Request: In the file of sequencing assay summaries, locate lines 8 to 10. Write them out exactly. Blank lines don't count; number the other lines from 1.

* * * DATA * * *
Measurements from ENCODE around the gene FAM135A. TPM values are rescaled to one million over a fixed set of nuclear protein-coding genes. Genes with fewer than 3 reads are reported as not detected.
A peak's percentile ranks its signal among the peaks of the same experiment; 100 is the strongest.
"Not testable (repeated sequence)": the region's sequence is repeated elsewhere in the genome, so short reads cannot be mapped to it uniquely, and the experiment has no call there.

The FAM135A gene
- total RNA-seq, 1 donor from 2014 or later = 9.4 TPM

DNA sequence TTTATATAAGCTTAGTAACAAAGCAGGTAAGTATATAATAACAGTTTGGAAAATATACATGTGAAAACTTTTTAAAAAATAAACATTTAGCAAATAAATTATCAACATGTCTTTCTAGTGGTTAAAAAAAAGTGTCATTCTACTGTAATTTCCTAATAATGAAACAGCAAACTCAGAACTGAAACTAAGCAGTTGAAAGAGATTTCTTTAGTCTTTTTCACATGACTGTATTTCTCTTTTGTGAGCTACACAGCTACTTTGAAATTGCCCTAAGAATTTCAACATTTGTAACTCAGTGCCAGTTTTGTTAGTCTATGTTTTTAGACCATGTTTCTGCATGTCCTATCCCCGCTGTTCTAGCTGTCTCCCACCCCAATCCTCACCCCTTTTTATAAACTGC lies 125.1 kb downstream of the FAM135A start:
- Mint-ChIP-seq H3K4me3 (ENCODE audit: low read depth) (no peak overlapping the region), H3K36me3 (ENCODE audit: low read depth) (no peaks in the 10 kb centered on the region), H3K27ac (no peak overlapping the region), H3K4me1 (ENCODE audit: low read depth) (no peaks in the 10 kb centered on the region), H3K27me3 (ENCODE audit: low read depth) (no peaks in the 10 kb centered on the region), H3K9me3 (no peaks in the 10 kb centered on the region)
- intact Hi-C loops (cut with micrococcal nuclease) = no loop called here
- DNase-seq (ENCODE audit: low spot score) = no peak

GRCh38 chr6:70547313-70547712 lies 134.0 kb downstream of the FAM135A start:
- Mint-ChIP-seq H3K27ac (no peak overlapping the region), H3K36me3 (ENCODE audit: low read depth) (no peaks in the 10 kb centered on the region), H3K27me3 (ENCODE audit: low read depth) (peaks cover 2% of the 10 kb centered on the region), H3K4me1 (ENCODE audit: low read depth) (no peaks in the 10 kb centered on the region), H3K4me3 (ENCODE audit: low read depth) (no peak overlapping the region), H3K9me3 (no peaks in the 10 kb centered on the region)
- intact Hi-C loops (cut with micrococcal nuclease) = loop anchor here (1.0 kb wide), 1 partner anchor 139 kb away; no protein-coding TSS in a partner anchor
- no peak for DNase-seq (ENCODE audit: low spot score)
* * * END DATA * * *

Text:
- intact Hi-C loops (cut with micrococcal nuclease) = no loop called here
- DNase-seq (ENCODE audit: low spot score) = no peak

GRCh38 chr6:70547313-70547712 lies 134.0 kb downstream of the FAM135A start: